Flexibility can also be a top priority beyond the four walls of the office suite. Over the last two years and change, the pendulum has swung from emphasis on the vibrancy of the surrounding neighborhoods to health and wellness features within the building as the primary marketing tools that companies use to attract and retain talent. But with the pandemic now largely in the rearview mirror and the work-from-home trend threatening to dismantle growth and profitability in the office market, some tenants are reverting to hyping the external, nearby offerings as the biggest draws of their workspaces.

“We have a tenant at The Realm [at Castle Hills] whose major consideration goes back to the pre-pandemic want of a walkable environment with shopping, dining and entertainment,” says Patterson. “Especially for younger members of the workforce, having that surrounding vibrancy and density is incredibly important.”

With health and wellness, Patterson draws a distinction between features and amenities, noting that the latter has supplanted the former in terms of importance. “Today, we get fewer inquiries about air filtration and HVAC systems than we do about flexible common areas and outdoor amenity spaces,” he says. “While we still focus on our buildings’ air quality and cleanliness, the tenant focus has shifted from how the building can keep people safe to how the amenities and mixed-use components can attract employees and incentivize them to come into the office.”

Schendle of Cushman & Wakefield agrees that the amenity offerings are as important as ever in guiding the leasing decisions of office users, and that companies’ evaluation of these packages exists solely through the lens of enticing employees to show up.

“When we do tours with C-Suite executives, we ask what their goals are and listen, and most of the time the answer is, ‘how do we get our folks back in the office?’” he says. “That’s where the flight to quality and the amenities arms race comes into play. But the amenities have to be done right and methodical — you can’t just check a box and stick in a fitness center or conference center and think that’s going to do the trick.”

Naturally, the definition of “ideal” working space varies considerably. For some organizations, design with an eye toward enabling collaboration is paramount. This makes sense, given that one of the primary talking points among corporate leaders trying to get  employees to return to the office involves interpersonal engagement. Such accommodations can take the form of flexible, portable seating and furniture and updated technology that is particularly well-equipped for group meetings and presentations. For other tenants, aesthetics reign supreme.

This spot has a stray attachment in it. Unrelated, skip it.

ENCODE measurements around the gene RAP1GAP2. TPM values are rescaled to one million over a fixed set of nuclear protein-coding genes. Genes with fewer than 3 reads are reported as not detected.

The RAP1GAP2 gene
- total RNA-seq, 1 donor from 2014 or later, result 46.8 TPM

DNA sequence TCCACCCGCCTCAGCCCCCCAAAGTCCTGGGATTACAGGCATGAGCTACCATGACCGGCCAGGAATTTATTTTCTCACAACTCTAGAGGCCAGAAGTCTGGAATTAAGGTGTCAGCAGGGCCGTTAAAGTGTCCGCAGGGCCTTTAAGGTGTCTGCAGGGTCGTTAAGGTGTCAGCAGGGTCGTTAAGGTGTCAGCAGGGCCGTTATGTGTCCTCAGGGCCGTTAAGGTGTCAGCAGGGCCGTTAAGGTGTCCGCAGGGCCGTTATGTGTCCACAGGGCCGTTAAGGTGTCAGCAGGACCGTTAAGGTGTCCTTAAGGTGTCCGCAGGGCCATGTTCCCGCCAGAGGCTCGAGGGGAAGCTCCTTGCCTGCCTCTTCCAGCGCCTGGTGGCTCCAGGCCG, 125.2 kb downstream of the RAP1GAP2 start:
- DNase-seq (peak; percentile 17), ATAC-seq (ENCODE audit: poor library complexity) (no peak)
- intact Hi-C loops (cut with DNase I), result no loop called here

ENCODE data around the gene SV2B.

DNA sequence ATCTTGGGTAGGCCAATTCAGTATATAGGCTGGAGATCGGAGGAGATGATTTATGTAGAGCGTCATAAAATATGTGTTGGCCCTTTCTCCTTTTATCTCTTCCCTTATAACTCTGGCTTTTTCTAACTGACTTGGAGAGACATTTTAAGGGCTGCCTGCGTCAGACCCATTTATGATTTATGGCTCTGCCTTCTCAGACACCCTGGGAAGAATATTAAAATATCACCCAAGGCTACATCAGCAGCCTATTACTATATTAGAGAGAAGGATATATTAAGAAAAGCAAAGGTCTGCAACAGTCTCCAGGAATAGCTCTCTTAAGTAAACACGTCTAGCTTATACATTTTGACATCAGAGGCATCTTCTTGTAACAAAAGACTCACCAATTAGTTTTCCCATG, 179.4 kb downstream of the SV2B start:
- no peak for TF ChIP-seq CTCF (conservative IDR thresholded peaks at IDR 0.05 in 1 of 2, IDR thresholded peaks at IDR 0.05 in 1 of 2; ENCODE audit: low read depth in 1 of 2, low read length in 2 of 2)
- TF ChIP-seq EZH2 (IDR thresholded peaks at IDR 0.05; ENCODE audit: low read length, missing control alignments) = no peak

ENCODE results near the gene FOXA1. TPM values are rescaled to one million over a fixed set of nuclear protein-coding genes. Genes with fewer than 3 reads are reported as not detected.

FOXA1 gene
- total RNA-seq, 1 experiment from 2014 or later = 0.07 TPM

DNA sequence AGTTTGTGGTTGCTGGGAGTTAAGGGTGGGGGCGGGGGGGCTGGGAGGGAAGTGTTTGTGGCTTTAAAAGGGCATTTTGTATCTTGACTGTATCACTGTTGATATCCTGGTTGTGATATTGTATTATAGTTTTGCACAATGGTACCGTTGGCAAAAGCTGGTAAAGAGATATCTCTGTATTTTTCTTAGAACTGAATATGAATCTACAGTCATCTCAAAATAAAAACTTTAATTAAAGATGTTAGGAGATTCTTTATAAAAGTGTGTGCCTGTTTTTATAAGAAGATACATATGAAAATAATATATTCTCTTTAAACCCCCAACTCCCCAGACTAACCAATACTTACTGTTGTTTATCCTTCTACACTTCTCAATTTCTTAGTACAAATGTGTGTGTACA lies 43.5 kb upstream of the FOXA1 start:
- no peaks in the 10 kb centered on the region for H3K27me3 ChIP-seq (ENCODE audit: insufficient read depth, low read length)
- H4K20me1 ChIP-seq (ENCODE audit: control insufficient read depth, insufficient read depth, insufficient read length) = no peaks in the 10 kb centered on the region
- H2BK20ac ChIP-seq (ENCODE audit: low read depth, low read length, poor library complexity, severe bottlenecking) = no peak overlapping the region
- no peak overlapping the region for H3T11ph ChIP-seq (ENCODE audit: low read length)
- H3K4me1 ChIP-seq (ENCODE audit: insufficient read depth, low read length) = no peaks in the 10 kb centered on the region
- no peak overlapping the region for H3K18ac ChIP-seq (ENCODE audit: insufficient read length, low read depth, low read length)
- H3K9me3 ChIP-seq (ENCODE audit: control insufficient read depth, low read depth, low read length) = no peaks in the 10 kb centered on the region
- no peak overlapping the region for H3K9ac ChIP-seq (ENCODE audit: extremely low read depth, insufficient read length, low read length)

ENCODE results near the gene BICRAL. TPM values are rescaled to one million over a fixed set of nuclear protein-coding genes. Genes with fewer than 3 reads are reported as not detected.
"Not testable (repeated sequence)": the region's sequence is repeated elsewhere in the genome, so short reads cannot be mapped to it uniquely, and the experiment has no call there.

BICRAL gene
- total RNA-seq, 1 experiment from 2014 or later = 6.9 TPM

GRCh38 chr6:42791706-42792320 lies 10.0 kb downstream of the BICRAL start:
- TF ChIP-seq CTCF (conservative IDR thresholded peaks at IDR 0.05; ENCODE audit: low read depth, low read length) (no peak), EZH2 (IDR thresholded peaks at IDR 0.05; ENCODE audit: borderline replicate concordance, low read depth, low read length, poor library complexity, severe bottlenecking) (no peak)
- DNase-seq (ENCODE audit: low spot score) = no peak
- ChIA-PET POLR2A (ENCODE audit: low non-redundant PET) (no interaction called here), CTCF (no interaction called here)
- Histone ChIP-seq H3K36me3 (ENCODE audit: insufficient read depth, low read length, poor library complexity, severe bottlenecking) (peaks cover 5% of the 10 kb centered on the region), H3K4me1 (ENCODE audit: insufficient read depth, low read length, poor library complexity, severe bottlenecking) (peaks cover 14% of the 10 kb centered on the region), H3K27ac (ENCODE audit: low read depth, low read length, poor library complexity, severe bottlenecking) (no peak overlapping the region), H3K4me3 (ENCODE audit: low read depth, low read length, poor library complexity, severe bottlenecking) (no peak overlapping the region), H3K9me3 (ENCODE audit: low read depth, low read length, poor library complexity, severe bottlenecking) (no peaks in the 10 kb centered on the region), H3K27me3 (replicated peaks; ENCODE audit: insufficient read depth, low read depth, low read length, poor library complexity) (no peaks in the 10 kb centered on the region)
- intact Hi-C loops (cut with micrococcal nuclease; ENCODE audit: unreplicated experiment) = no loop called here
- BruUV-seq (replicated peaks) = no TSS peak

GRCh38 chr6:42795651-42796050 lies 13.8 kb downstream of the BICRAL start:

“The tenant lounge, fitness center, coffee bar, cocktail lounge — all those things were really important prior to the pandemic, and they’re even more important now,” says Wieser. “If you owned a Class A office building that had proximity to food-and-beverage concepts and had all of those amenities, you probably did well pre-pandemic. But now, there’s a new level of separation between Class A product and true best-in-class assets that really get people excited about coming back to work.”

To that end, it’s crucial that office owners know and accept the limitations of their buildings, as well as what’s feasible in terms of renovations and expanded amenities. 

For example, green space has been widely lauded in recent years as both an antidote to COVID-laced indoor settings and as a simple way to enjoyably break up a workday. But not every building can have pocket parks and mini-plazas seamlessly and gracefully integrated into their existing designs. Owners of those properties must look to leverage the utility, comfort and flexibility of other common areas and amenity spaces — assuming that’s what their employees want.

If it’s not, they’d better start asking different questions.

— This article originally appeared in the November 2022 issue of Texas Real Estate Business magazine.